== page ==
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WaterOperator.org Blog

Articles in support of small community water and wastewater operators.

Websites Offer Conveniences for Utilities and Customers

If you’re reading this, you're probably already aware of the power of the internet to share information and raise awareness of important issues. Hopefully you think some websites (like ours!) are useful. But have you considered getting a website for your own utility? If you don’t have a website already, here are some things to consider.

Benefits of Going Online

A utility website can provide a number of services, both to you and to your customers. At the most basic level, a website can house the information people ask you for all the time: utility fee information, FAQs, maybe some fact sheets on common local concerns like water conservation or winterizing. Not only does this provide a convenient place to direct people for more information, but some people may Google first, and find what they’re looking for before they have to try tracking you down by phone.

Beyond this basic usefulness, websites can be outfitted with customer service contact forms, new service request forms, CCRs, board meeting schedules and minutes, online bill pay options, and other resources. Contact forms usually feed into an email account, which can be used to collect and organize non-emergency customer communication even when you’re not available. Online bill pay is a convenience for your customers, and online CCR distribution, if your utility is eligible, can be a convenience for you.

Website Building Services

If you’d be interesting in gaining the convenience of a website without having to set one up on your own, there are services that can help. As an example (but not an endorsement), Rural Water Impact provides website setup and migration services specifically for small water utilities. GoDaddy also offers a range of website design and hosting packages. And if you’d like to try your hand at a straight-forward design, services like Weebly and Squarespace make it as easy as drag and drop.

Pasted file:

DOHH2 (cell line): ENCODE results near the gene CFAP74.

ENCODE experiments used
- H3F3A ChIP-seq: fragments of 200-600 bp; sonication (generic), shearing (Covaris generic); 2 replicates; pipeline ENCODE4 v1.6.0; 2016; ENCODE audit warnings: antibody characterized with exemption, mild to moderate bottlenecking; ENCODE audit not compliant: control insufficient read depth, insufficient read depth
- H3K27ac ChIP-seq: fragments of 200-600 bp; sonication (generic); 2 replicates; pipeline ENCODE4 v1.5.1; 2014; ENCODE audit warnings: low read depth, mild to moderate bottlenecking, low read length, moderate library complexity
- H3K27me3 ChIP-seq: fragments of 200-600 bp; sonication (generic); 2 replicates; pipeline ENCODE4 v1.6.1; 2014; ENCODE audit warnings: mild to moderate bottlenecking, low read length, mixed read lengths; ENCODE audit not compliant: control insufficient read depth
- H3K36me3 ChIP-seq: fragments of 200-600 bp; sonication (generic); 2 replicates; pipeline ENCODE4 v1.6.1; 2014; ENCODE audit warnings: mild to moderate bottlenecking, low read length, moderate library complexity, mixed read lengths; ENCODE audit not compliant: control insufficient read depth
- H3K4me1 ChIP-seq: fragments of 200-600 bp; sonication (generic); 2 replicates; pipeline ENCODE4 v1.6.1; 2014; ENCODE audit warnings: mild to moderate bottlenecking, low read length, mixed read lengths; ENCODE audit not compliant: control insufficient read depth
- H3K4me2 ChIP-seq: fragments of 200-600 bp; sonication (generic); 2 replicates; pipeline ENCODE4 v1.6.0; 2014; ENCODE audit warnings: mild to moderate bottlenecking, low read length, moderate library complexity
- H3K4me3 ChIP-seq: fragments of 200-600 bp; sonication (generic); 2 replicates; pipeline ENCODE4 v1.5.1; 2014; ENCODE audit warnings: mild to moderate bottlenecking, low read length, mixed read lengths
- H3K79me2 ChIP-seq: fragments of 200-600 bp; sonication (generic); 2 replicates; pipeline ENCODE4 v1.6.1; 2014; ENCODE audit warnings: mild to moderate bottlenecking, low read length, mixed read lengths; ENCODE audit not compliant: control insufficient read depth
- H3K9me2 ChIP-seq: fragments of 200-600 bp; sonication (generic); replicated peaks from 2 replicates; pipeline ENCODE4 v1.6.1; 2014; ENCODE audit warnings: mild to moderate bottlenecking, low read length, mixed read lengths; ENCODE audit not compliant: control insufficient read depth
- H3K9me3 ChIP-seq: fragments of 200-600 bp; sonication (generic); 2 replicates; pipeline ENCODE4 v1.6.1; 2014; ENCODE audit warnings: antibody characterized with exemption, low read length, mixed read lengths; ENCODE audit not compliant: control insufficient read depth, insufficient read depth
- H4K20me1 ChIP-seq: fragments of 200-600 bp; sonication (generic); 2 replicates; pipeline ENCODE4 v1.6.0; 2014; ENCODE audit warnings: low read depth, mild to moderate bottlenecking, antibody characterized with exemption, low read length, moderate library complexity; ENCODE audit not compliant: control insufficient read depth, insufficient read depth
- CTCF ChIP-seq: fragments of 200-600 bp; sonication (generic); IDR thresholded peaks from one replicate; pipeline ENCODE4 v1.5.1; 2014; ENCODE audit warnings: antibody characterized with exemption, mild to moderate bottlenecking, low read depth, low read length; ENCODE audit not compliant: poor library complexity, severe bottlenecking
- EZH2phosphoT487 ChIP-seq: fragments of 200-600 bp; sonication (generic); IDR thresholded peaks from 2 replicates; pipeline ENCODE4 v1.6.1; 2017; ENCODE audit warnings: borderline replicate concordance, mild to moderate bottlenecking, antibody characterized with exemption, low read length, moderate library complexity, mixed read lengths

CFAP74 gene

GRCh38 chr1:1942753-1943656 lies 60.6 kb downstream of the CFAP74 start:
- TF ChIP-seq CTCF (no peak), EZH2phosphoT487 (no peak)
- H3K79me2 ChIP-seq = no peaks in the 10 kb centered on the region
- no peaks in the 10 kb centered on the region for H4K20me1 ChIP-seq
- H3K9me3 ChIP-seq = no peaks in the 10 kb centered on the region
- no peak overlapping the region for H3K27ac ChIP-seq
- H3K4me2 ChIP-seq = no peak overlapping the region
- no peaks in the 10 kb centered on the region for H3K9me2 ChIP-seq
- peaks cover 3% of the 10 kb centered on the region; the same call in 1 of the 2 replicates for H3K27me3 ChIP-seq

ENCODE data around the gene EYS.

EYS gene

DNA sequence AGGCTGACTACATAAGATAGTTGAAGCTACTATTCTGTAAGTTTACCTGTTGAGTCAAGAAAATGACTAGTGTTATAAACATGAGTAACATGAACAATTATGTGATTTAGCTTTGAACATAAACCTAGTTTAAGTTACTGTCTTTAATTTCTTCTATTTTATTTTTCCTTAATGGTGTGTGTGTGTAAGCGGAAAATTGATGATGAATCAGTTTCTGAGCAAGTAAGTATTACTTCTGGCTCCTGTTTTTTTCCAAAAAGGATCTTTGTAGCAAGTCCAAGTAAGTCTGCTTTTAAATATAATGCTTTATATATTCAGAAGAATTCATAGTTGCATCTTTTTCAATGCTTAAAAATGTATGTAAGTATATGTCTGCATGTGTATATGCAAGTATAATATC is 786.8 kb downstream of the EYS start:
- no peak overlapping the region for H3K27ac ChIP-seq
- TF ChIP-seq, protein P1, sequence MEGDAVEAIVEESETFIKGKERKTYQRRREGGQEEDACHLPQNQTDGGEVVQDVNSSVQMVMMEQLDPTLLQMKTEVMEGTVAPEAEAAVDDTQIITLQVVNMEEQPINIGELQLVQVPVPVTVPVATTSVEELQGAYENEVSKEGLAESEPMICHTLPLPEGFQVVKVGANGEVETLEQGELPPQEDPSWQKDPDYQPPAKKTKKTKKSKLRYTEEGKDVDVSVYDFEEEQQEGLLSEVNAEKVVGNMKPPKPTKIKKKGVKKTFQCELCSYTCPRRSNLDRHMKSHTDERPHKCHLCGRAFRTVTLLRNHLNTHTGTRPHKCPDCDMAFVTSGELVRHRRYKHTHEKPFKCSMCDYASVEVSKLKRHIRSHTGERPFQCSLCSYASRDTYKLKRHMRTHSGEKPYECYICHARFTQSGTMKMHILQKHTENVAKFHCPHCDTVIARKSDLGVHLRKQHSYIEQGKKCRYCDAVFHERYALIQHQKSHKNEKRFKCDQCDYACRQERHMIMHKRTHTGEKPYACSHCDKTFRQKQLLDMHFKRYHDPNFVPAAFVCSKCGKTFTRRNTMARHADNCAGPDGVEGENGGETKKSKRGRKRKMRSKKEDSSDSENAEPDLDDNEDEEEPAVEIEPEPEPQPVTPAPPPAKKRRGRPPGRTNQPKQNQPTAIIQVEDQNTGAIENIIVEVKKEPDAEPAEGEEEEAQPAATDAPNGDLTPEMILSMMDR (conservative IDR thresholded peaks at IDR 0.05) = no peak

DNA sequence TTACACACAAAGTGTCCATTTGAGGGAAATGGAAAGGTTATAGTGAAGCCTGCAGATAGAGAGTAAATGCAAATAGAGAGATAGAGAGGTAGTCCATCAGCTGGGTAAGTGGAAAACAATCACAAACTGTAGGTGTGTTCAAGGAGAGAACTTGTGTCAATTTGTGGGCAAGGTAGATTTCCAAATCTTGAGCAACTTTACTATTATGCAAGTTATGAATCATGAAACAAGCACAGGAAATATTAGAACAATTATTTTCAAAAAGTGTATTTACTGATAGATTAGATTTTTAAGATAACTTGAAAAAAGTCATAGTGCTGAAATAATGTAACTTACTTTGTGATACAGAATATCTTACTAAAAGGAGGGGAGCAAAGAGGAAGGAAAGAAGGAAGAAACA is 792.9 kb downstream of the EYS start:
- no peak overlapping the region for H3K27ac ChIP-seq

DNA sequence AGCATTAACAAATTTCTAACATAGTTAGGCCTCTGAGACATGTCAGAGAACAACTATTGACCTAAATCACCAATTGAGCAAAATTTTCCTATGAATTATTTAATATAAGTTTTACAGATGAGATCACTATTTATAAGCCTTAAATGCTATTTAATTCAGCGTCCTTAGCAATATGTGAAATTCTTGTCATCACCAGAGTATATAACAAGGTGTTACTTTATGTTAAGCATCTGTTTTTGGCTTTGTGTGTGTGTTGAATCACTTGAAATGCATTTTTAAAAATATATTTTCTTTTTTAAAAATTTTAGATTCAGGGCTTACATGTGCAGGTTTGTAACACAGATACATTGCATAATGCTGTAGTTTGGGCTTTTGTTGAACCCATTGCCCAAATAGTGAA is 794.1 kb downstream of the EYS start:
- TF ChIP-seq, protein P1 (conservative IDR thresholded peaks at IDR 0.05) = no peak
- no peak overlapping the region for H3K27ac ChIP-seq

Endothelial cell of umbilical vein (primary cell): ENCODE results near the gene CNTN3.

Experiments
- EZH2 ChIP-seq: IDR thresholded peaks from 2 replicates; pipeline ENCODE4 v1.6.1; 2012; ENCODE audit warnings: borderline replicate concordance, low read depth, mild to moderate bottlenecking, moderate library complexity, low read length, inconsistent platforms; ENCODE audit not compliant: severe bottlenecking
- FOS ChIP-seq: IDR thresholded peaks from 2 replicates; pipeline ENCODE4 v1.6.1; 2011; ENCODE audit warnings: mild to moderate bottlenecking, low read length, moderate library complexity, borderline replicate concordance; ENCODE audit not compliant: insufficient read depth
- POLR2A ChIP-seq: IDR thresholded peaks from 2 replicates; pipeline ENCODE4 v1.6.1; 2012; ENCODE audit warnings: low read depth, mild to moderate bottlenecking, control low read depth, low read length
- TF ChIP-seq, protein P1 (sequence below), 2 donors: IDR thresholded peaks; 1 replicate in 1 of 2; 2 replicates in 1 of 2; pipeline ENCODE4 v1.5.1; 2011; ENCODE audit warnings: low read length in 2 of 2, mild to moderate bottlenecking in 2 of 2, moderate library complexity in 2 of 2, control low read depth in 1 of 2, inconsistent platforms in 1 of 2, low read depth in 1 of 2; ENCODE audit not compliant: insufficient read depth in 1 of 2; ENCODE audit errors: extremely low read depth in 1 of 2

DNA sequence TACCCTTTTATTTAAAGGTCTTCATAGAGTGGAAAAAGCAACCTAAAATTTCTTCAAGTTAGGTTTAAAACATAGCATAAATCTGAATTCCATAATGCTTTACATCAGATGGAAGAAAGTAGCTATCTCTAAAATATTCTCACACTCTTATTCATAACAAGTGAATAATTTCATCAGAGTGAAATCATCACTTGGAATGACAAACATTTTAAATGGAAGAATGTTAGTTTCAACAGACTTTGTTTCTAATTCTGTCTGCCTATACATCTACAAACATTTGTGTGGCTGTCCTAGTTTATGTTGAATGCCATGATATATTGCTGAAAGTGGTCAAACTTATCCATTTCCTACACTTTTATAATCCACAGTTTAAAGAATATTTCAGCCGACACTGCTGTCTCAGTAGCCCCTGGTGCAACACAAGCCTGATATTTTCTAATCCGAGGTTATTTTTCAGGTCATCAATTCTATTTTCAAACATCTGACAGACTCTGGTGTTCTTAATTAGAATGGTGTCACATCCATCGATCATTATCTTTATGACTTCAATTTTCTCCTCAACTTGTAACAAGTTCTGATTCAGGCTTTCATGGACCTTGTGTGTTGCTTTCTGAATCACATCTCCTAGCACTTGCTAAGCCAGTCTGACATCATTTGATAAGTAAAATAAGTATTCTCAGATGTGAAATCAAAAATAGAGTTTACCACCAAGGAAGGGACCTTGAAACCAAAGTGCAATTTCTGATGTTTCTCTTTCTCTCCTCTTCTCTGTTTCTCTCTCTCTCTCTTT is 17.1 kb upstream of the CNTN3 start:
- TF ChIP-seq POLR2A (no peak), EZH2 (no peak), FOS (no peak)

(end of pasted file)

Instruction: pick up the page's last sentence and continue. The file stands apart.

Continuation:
As always, we here at WaterOperator.org are happy to help you think through your website needs. You can reach us at info@wateroperator.org or 1-866-522-2681.

Planning for the Future

The convenience and organization of a good website can provide plenty of benefit in the present. But those benefits can stretch into the future, as young people accustomed to cell phones and internet use start getting old enough to pay the bills. In addition to providing convenience to you and your customers now, having an established website can prepare you and your utility for a new, more digital future.

A Few Considerations 

The Americans with Disabilities Act requires that water districts—among others—provide equal access to programs and services. One way to meet these requirements is to ensure that your website makes use of accessible design features. Systems with inaccessible sites may also be able to meet their legal obligations by providing an alternative way for people to access the information provide, such as a staffed telephone line. You can learn more about ADA requirements by calling the Department of Justice's toll-free information line at 800-514-0301. 

State law may also require that public utilities with websites maintained by utility staff post meeting schedules, agendas, and minutes. Your primacy agency should be aware of these requirements and can direct you to the appropriate state office for more detailed information.

If these requirements give you pause, consider talking with city or town officials to see if your system can instead be an active partner on their website. This is also a good option for systems concerned that under-staffing makes maintaining a website impossible.